— Debbie Hird of Blakesburg: The board alleged that while working for a care facility, Hird misappropriated patient medications, forged documents to indicate her colleagues had procured the medications, and then denied doing so when confronted with video evidence. The board has suspended Hird’s license.
Before she can apply for reinstatement, she must complete a substance abuse and mental health evaluation, fulfill any treatment recommendations, and show evidence of one year of sobriety. Iowa court records indicate the incidents took place at the Good Samaritan Home in Ottumwa and involved the alleged theft of hydrocodone intended for at least two different residents.
Hird is currently facing criminal charges of identity theft, tampering with records and controlled-substance violations. A pretrial conference in the case is scheduled for next week.
— Kami Jo Adolf of Dubuque: In June 2021, Adolf was convicted of criminal mischief and domestic assault with injury. According to the board, from May 2020 through March 2021, Adolf tested positive for methamphetamine, amphetamine, and benzodiazepine; failed to provide urine tests, failed to appear at treatment appointments; admitted to methamphetamine use; and became hostile and non‐cooperative with treatment.
In November 2021, she was charged with a probation violation for failing to enroll in a domestic abuse program that was a requirement of her sentencing. Eight months later, the Board of Nursing charged Adolf with excessive use of drugs that could impair her ability to safely practice medicine. The board has resolved that case by revoking Adolf’s license to practice nursing.
In 2015, Adolf was criminally convicted of unlawfully carrying a concealed weapon; criminal mischief; interfering with officials acts; abetting the violation of a no-contact order; two separate counts of violating a no-contact order; and falsely informing the board that she had never been convicted of a crime. At that time, the board ordered her to complete 30 hours of education on ethics.
— Megan Tonnemacher of West Des Moines: In 2017, the board accused Tonnemacher of misappropriating patient medications or supplies. The board alleged that while working at unspecified hospital between 2015 and 2017, Tonnemacher claimed to have given one patient a narcotic the patient denied receiving; claimed to have given narcotics to patients for whom no other nurses were administering the drugs; had an abnormally high number of instances in which she procured narcotics for patients and then disposed of the drugs without administering them; and claimed to have disposed of narcotics that could have been safely returned to the hospital’s supply.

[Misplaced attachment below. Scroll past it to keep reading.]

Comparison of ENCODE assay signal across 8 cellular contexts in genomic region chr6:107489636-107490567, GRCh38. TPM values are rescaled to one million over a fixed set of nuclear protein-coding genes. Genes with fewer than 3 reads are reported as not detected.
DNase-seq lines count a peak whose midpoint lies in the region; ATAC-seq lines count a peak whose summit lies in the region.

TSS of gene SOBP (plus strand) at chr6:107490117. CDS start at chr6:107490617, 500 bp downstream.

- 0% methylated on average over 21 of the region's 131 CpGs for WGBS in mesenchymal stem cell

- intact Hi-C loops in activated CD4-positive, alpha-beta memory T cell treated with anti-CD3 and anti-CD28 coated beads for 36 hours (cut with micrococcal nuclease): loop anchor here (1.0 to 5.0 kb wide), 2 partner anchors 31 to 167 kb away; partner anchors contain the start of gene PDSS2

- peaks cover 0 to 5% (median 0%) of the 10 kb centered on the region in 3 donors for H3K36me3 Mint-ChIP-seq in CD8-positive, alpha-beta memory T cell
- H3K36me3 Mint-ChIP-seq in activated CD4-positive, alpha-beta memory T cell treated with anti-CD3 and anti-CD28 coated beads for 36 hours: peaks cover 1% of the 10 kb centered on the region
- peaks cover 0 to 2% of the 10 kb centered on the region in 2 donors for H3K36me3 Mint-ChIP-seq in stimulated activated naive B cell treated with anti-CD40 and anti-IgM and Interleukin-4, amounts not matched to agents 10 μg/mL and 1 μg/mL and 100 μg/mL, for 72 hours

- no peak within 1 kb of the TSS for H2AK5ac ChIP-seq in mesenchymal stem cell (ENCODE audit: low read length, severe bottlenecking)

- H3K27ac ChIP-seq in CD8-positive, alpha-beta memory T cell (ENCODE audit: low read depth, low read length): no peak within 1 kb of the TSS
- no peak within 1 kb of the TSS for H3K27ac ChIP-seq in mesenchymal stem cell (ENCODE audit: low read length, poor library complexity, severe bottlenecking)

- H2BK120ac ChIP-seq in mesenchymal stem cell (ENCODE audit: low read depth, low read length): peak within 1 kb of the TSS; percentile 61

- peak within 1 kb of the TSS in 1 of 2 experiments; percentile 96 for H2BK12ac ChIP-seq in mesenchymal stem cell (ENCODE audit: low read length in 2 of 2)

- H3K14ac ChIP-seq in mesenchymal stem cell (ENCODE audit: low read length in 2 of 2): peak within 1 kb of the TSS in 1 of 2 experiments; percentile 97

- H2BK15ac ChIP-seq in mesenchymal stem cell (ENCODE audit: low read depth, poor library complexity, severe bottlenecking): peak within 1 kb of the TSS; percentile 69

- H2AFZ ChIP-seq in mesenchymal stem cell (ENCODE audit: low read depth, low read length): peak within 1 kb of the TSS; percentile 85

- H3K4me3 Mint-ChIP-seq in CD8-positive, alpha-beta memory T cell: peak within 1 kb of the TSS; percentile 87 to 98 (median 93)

In December 2017, the board voted to indefinitely suspend Tonnemacher’s license pending a chemical-dependency evaluation and the completion of any treatment that may be recommended. At some unspecified date, her license was reinstated and placed on probation. Recently, she agreed to surrender her license for unspecified reasons. Because that action is part of the same disciplinary case as the 2017 charges, the license surrender appears to be tied to the conditions of her probation.
— Vicki Stork, West Des Moines: In 2021, Stork was charged by the board with excessive use of alcohol after three drunken-driving convictions. Court records indicate that in the most recent drunken-driving case, which dates back to 2020, Stork was found asleep in her vehicle near a liquor store. At the time, she was employed by UnityPoint hospitals, she informed the court. Stork was allowed to continue practicing nursing, subject to 12 months of probation during which time she was required to submit to chemical testing.
According to the board, she tested positive for alcohol use within six weeks of her license being placed on probation. She also missed check-ins with a case manager on six occasions and failed to submit to a blood test, the board alleged. In November, the board issued Stork a warning. The next day, she surrendered her license.